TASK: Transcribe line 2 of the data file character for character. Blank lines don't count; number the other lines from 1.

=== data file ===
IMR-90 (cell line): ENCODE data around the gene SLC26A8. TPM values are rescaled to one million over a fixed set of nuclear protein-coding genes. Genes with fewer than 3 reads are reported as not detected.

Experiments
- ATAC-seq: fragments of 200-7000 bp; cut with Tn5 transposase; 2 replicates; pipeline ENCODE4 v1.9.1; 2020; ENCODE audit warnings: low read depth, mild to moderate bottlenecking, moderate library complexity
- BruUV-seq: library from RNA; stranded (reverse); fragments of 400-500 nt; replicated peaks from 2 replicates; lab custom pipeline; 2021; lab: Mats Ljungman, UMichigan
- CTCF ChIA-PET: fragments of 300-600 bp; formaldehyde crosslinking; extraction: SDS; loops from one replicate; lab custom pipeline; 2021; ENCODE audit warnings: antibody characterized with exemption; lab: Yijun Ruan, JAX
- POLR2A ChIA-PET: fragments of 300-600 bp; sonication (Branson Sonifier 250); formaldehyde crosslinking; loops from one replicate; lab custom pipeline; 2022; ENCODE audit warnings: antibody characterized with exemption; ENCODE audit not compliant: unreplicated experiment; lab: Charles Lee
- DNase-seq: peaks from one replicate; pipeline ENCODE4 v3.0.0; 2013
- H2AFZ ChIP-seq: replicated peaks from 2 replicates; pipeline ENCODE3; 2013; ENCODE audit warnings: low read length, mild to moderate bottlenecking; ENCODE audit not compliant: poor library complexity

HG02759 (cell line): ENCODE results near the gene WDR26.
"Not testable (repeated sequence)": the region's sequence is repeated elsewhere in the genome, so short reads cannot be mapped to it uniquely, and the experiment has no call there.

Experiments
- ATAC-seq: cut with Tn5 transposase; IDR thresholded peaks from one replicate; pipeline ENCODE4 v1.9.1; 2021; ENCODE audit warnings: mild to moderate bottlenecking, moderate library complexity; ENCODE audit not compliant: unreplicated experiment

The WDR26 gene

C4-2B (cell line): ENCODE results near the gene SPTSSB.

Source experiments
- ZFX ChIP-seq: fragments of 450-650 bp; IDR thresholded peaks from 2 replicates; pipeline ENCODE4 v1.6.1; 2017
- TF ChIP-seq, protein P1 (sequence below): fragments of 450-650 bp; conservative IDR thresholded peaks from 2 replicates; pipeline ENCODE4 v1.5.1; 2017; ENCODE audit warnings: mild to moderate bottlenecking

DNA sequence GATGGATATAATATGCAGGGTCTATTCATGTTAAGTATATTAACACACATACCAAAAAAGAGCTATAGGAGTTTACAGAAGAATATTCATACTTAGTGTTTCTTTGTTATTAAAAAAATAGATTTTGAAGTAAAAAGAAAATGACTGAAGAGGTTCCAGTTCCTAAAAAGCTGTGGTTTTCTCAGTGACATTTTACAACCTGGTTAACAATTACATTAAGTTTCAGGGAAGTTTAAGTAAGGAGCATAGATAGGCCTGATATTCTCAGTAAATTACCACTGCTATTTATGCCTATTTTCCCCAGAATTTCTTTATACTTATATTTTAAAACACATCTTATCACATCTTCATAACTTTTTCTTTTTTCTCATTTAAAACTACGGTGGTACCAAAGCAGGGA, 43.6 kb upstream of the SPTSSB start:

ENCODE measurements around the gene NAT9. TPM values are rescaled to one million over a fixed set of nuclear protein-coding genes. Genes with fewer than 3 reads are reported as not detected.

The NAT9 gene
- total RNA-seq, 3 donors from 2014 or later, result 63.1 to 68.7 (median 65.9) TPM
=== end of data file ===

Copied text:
Experiments